Friday, August 20th 2010

Swiftech Intros Hybrid Water Cooling Solutions for NVIDIA GF100-based Graphics Cards

Swiftech released a pair of hybrid cooling solutions for the NVIDIA GeForce GTX 480, GTX 470 and GTX 465 graphics cards, that are aimed to provide better cooling compared to full-coverage water blocks. The principle revolves around treating the GPU as a separate thermal zone from the rest of the card, so that water-cooling can focus on cooling the GPU, while heat from the GPU isn't transferred to the rest of the relatively cooler heat producing parts (such as memory chips, VRM FETs, etc.). Swiftech's offer includes MCW-GTX480 and MCW-GTX470 (which should be compatible with GTX 465 reference design, too). These consist of the MCW80 GPU water block that's designed to handle the thermal loads of GF100, and a full-coverage aluminum heatsink that covers all critical heat-producing areas on the PCB, including the memory chips and the VRM. The heatsink is further designed such that the user can mount an 80 mm fan onto it, for even higher cooling performance. The sets are priced lower than most full-coverage water-blocks, the MCW80-GTX480 is priced at $99.95, while the MCW80-GTX470 goes for $98.95.
Add your own comment

12 Comments on Swiftech Intros Hybrid Water Cooling Solutions for NVIDIA GF100-based Graphics Cards

#1
MomentoMoir
This hybrid thing is relevant to my interests.
Posted on Reply
#3
LAN_deRf_HA
I'd be curious to see this and a full block cover on the same card at 900 mhz core to see if there's any difference in the required voltage. I know that's a lot of metal but I'd still think a copper block with water flowing would cool the vrm better. This might be focusing too much on the core temp when I've seen time and time again the limiting factor on GF100 is the vrm efficiency.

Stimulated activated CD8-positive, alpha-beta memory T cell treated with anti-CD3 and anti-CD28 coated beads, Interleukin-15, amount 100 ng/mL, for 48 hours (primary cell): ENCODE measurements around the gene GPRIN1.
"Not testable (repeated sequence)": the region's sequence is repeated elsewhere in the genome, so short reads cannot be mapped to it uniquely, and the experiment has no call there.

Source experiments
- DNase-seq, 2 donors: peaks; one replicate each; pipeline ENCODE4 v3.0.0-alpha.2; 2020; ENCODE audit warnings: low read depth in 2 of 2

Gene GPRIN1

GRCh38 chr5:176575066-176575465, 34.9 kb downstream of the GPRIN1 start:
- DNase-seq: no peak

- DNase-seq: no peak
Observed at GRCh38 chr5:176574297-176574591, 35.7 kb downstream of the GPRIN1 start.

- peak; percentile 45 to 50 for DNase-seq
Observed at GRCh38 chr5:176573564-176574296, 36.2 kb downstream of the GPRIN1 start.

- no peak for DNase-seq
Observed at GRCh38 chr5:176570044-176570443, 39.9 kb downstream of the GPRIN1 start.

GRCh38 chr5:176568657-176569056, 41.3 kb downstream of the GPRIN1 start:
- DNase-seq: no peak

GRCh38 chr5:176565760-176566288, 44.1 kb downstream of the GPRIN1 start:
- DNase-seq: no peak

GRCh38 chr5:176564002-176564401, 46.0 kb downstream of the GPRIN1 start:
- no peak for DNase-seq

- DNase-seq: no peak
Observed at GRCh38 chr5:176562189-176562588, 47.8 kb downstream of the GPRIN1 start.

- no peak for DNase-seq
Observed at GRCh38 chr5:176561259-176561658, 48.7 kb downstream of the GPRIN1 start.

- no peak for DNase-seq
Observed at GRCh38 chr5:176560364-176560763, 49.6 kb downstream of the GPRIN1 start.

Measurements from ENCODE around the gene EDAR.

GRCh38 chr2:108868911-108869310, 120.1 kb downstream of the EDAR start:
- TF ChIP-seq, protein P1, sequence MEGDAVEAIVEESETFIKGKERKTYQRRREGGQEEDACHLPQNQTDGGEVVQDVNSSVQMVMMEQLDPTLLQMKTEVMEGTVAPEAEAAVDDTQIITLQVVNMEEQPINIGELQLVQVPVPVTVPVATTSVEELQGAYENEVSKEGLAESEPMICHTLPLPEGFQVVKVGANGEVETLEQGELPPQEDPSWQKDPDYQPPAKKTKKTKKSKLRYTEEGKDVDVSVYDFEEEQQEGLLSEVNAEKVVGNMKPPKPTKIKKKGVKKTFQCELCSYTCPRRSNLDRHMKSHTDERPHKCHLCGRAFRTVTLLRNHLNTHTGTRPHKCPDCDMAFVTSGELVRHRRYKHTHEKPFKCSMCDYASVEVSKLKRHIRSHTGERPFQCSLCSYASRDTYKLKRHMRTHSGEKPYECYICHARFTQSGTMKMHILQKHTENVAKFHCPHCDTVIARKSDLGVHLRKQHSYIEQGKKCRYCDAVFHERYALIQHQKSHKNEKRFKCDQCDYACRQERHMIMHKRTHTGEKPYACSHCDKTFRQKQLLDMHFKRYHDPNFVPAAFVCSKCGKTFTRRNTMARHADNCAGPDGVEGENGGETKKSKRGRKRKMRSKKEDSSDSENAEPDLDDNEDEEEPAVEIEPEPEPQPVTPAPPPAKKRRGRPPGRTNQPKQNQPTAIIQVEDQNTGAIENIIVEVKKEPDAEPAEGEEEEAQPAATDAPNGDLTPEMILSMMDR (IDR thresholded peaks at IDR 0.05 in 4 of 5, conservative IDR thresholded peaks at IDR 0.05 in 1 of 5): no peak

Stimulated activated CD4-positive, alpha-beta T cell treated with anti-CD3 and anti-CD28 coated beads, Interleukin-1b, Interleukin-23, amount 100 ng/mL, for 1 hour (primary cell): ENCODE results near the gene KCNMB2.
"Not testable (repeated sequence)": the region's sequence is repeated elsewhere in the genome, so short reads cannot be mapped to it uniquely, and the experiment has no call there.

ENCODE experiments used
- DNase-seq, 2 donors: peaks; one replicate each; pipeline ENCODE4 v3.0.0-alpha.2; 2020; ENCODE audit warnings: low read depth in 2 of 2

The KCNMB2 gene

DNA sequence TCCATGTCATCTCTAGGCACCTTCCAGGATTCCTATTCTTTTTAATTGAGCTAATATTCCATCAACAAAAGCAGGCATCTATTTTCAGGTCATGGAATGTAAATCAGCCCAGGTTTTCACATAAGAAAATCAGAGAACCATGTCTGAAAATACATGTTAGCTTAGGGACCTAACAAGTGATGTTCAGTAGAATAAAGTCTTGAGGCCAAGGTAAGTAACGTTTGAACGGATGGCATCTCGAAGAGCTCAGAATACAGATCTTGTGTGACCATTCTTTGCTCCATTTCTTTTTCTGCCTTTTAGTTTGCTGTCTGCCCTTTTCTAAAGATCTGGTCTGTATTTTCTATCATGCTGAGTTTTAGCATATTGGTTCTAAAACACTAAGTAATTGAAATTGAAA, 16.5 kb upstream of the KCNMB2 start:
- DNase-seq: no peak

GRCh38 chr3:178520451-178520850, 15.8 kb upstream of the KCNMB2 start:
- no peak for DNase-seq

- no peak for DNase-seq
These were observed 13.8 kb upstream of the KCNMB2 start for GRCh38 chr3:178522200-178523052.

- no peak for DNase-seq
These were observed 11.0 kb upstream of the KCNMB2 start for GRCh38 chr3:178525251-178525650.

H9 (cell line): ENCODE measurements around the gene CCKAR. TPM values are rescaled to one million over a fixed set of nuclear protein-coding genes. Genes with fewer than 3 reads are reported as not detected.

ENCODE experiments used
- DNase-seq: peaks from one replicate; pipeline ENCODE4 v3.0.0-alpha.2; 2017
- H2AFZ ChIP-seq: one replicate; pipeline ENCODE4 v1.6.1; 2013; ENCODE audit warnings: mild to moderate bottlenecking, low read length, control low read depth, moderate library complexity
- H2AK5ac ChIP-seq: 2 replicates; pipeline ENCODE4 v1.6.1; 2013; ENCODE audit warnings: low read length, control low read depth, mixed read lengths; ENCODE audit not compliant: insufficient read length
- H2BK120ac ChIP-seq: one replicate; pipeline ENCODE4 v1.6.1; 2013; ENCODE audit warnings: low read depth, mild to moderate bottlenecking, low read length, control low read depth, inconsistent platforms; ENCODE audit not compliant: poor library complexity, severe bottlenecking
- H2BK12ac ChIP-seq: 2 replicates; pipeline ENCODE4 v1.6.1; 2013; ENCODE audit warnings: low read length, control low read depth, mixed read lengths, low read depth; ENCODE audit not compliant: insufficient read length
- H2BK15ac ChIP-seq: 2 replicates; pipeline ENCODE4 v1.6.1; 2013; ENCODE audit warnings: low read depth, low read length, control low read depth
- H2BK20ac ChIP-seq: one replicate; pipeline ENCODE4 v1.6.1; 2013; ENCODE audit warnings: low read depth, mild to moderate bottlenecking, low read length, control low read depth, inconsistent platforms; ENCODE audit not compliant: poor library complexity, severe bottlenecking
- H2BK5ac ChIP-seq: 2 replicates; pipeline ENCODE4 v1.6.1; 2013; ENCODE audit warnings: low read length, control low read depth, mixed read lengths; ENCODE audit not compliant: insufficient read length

Posted on Reply
#4
D4S4
now that looks pretty f****** neat. A+ for the design. have no idea how it will perform, tho :ohwell:
Posted on Reply
#6
MomentoMoir
Sure, but full cover is usually 30-40 bucks more.
Posted on Reply
#7
HillBeast
That is actually a good idea to NOT have the GF100 pumping it's stupid amounts of heat into the more sensitive RAM and MOSFETs. I bet having the MOSFETs on separate cooling, it'll actually reduce power consumption as they won't be so hot and operating inefficiently.
Posted on Reply
#8
mlee49
I hope everyone realizes that all reference 470/480's can just use the stock back plate. You dont have to buy this additional $50 item.

I used two MCW80's with my 470's and they worked fine with the reference plate. Even kept the fan on at 30% to help cool the vrm/memory chips.
Posted on Reply
#9
timta2
I hope everyone realizes that all reference 470/480's can just use the stock back plate. You dont have to buy this additional $50 item.

I used two MCW80's with my 470's and they worked fine with the reference plate. Even kept the fan on at 30% to help cool the vrm/memory chips.
Yep, just installed my MCW60 on my GTX 480 a hour ago. I just had to order the G80 adapter from Swiftech.

This new Hybrid part looks sweet too. I wouldn't mind getting rid of the fan on mine and using (what looks like) the bigger and/or more efficient heatsink for the other components. But I guess I'm not willing to spend the extra money to do that right now. Besides $100 is a lot of money towards a nice full EK block, no?
Posted on Reply
#10
MomentoMoir
by: mlee49
I hope everyone realizes that all reference 470/480's can just use the stock back plate. You dont have to buy this additional $50 item.

I used two MCW80's with my 470's and they worked fine with the reference plate. Even kept the fan on at 30% to help cool the vrm/memory chips.
You mean stock VRM plate? Most 400 cards dont come with a back plate even though you can purchase one through eVGA for reference boards. Even though i know what you meant, i believe the plate they are selling is a bit beefier.
Posted on Reply
#11
mlee49
Sure VRM plate or whatever its correctly called. Since the 400's have all the mem/vrm chips on the front of the card it doesn't matter which its called, back plate front plate vrm plate graphics card heatsink whatev. :p
Posted on Reply
#12
largon
How on earth do you install a MCW80 which has flat 50mm × 50mm base on a 400 serie card that has it's frontplate installed? The mounting "nubs" at the corners of the gpu are higher than the top of the IHS and only 45mm apart preventing contact as the cooler will just sit on the nubs.
Posted on Reply
Add your own comment